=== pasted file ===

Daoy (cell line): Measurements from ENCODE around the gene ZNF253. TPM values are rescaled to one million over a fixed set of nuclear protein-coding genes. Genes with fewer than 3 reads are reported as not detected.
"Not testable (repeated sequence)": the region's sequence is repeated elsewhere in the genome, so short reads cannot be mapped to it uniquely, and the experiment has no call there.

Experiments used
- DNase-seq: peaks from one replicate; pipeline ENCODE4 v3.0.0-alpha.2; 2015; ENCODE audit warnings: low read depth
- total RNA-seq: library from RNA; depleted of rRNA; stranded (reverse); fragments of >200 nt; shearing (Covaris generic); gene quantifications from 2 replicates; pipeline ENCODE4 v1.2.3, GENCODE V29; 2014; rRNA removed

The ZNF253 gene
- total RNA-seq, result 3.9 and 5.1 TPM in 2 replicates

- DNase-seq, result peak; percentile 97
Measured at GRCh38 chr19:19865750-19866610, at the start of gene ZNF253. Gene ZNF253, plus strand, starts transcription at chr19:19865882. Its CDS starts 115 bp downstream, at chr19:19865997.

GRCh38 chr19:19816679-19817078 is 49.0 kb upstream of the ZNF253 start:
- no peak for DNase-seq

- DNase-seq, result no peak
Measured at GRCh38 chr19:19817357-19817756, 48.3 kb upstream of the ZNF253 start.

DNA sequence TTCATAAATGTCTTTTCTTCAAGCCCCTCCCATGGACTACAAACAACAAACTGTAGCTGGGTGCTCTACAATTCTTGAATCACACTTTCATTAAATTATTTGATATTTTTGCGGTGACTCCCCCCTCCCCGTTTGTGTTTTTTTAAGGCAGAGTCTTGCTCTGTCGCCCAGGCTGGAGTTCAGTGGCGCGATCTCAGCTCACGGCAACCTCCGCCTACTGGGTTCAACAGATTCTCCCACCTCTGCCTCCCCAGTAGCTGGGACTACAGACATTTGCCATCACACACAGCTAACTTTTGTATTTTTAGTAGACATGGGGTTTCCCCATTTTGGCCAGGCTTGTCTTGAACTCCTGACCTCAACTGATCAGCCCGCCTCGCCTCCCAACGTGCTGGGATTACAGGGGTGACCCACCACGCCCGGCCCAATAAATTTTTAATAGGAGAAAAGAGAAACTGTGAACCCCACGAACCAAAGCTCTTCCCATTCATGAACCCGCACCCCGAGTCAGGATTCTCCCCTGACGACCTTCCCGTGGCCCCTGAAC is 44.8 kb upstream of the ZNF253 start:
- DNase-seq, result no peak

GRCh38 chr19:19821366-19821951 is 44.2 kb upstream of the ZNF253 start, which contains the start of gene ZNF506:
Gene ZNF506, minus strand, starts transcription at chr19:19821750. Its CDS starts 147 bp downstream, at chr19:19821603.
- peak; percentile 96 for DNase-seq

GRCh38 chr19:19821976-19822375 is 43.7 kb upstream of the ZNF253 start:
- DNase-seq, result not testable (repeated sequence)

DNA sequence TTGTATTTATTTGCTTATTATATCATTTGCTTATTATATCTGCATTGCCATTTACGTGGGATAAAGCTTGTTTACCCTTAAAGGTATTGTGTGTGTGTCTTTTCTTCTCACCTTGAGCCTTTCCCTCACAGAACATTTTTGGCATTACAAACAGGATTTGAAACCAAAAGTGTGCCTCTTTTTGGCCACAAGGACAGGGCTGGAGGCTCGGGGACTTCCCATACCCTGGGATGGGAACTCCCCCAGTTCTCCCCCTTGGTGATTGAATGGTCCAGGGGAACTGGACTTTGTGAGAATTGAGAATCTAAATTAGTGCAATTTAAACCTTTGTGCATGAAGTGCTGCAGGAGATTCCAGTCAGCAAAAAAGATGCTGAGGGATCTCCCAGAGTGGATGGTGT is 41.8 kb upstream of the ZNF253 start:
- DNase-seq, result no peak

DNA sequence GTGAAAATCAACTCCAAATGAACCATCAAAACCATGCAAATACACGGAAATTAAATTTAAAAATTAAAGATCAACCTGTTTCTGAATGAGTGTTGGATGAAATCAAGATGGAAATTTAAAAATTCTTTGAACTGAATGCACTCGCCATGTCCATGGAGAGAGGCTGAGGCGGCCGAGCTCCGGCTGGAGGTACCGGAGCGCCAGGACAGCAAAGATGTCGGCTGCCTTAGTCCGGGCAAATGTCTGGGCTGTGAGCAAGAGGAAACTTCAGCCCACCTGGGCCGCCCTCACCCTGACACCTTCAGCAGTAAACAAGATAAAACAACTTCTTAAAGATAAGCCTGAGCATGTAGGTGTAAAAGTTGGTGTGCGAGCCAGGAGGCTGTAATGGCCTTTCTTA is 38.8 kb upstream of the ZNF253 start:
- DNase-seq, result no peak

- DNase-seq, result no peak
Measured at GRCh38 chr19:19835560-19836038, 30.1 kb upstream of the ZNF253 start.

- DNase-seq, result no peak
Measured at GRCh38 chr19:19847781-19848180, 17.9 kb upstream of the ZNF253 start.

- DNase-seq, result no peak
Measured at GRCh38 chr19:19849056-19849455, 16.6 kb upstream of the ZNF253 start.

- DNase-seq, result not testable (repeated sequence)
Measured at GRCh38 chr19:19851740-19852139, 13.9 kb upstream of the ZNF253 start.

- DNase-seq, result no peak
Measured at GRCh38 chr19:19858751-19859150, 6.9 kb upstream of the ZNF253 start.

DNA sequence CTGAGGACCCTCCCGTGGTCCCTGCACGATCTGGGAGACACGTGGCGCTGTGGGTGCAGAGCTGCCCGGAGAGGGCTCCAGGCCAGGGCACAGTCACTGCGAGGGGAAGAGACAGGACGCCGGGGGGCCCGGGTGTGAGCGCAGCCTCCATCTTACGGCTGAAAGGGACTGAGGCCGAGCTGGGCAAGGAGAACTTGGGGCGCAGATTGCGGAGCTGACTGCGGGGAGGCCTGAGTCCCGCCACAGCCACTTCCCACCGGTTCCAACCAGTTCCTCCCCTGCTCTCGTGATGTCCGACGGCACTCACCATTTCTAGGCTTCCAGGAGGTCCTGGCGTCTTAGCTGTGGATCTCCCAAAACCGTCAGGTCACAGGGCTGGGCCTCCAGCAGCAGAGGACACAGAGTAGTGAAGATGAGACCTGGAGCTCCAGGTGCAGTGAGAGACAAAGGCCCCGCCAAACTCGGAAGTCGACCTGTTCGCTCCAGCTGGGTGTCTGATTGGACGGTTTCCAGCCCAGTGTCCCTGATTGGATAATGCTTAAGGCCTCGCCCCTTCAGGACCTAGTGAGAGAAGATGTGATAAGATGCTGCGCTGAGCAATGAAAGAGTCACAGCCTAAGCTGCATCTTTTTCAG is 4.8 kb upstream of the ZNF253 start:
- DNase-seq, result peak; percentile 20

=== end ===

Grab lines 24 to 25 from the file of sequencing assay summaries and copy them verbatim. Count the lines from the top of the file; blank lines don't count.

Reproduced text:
- DNase-seq, result no peak

- DNase-seq, result no peak